• Deep neutron profiling and th study of immediate gamma radiation from neutron radiation capture
  • Neutron optics and neutron topography
  • Measuring textures in semi-crystalline metal materials.
  • Study of structural inhomogeneities using the diffraction and the small-angle neutron scattering methods
  • Neutron interferometry
  • Study of local tension in polycrystalline materials

Irradiation Services at LVR-15 Reactor and Epithermal Neutron Beam

Irradiation services at LVR-15 reactor and epithermal neutron beam provide:

  • Proposal of an irradiation workstation involving neutron source, neutron moderation and filtering; geometric arrangement of the volume under specific conditions and shielding by calculating the transport of neutrons and photons
  • Irradiation of material samples by the epithermal neutron beam (flux density 7×108 in terms of experimentally verified conditions with the possibility of heating the samples up to 300 °C
  • Sample irradiation in vertical irradiation channels
  • Fission neutron irradiation of samples in vertical irradiation channels located in the beryllium and water displacers
  • Production of neutron doped silicon – silicon single crystal irradiation facility in “DONA” device
  • Handling and technological operations with ionizing radiation sources in hot cells
  • Transhipment of ionizing radiation sources from one cask to another
  • Visual control of ionizing radiation sources
  • Dose rate measurements at a defined distance from the ionizing radiation sources
  • Other manipulations with ionizing radiation sources according to specific customer requirements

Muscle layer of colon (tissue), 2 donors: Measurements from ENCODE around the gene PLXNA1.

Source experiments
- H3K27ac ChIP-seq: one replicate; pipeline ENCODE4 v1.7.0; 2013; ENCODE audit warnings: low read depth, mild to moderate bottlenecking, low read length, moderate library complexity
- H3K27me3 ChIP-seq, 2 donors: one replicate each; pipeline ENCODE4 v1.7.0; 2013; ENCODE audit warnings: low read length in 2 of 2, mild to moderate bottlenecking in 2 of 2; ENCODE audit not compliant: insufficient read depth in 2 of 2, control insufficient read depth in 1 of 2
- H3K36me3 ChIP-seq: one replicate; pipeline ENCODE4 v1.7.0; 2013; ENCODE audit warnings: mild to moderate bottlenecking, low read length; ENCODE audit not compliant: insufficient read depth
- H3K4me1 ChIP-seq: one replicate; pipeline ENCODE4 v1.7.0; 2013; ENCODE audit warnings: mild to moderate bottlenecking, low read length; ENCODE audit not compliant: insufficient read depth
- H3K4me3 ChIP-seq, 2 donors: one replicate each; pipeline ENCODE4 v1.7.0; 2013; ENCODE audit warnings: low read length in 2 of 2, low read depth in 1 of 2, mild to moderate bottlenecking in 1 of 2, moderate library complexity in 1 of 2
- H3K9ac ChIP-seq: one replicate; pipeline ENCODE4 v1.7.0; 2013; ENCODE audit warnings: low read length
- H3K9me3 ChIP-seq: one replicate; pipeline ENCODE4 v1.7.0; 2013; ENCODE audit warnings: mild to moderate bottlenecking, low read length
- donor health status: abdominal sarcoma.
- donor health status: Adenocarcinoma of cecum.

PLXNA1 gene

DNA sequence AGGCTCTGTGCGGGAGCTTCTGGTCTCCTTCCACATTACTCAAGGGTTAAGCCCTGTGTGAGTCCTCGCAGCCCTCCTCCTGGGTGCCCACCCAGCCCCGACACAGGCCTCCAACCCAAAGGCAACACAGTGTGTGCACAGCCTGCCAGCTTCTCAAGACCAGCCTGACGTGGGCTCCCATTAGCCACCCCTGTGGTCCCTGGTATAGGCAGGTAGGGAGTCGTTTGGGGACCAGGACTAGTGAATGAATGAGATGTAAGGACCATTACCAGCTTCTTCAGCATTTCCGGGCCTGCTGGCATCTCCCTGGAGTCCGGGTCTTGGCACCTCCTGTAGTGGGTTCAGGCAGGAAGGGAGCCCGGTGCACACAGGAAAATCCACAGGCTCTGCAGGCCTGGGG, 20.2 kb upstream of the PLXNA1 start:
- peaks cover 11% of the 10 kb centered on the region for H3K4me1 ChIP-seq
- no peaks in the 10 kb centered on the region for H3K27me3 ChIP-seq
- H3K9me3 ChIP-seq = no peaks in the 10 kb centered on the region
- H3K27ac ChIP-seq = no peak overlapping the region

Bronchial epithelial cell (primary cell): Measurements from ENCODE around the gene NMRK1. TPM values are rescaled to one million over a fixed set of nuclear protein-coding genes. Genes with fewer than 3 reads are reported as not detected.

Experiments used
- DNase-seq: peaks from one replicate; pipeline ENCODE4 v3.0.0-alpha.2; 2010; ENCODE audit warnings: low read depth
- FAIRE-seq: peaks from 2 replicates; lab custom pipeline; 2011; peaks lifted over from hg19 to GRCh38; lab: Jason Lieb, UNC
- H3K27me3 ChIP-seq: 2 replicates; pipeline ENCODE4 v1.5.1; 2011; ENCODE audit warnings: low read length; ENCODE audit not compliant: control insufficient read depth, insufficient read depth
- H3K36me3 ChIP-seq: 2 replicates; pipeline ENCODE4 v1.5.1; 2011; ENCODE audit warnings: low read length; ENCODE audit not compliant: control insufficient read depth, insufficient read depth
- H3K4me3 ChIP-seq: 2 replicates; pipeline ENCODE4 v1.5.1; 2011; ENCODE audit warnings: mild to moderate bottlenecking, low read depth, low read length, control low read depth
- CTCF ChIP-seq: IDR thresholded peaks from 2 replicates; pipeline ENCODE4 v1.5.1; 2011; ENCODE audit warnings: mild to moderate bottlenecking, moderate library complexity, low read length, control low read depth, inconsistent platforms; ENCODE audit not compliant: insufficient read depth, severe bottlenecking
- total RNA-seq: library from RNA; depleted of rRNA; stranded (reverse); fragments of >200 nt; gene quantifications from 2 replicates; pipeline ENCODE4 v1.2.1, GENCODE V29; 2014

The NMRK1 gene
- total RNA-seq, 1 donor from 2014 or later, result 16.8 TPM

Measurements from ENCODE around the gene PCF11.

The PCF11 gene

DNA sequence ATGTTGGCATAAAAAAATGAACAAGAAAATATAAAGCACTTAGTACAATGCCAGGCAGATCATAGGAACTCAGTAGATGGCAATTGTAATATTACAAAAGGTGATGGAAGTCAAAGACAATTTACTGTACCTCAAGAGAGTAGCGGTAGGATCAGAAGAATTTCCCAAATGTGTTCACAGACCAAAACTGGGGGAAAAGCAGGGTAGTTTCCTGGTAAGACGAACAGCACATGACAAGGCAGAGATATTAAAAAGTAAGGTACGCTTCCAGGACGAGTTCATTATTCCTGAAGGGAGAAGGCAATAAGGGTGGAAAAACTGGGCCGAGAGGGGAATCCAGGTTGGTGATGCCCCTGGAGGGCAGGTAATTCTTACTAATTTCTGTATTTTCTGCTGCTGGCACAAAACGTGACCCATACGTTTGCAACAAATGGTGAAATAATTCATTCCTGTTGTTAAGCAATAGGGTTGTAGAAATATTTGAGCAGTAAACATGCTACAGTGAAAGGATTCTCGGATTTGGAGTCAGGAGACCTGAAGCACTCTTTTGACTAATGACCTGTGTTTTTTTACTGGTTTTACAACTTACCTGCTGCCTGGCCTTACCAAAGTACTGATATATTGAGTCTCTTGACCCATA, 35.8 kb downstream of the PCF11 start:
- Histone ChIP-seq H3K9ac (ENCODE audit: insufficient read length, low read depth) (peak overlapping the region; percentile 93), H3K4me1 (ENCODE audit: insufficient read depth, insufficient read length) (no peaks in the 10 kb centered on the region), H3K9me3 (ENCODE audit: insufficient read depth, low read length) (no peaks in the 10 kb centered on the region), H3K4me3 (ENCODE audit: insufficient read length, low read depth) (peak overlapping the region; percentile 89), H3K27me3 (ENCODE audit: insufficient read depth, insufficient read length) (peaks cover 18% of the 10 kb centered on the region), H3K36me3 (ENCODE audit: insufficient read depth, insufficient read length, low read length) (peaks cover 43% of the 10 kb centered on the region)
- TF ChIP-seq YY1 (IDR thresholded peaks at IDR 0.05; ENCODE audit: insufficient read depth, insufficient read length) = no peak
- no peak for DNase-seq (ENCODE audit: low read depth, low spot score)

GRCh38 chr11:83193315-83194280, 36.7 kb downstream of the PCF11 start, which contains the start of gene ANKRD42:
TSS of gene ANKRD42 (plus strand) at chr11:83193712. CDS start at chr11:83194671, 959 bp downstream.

Material Irradiation Research and Services

Material irradiation research and services provide:

  • Irradiation experiments focused on material behaviour research and influence of radiation and chemical parameters
  • Study of structural materials’ behaviour in the aquatic environment under chemical parameters and radiation conditions
  • Studies on the compatibility and corrosion behaviour of structural materials in various environments (helium, liquid metals and molten salts)
  • Experiments in the experimental facilities of the research reactor LVR-15, including continuous monitoring of experimental conditions (thermohydraulic, chemical and radiological)
  • Evaluation of corrosion behaviour of structural materials in steam circuits and liquid metals
  • Evaluation of local and surface damage mechanism and the nature of corrosion attack in operational conditions
  • Assessment of corrosion damage mechanism under model operational conditions, depending on the level of mechanical stress and composition of the aquatic environment
  • Evaluation of corrosion behaviour of fuel cladding materials, including eddy current measurement

LVR-15 Virtual Visit


Kartogram aktivní zóny

Core cartogram

The core contains an aluminium baffle, called a separator, into which fuel elements, beryllium blocks, aluminium displacers and irradiation channels are inserted. The centre of the core is located approx. 1.4 m above the bottom of the vessel. The baffle has 8 × 10 positions in a rectangular arrangement with 71.5 mm pitch (see picture with core layout).

Pohled na aktivní zónu a Čerenkovovo záření

View at core and Cherenkov effect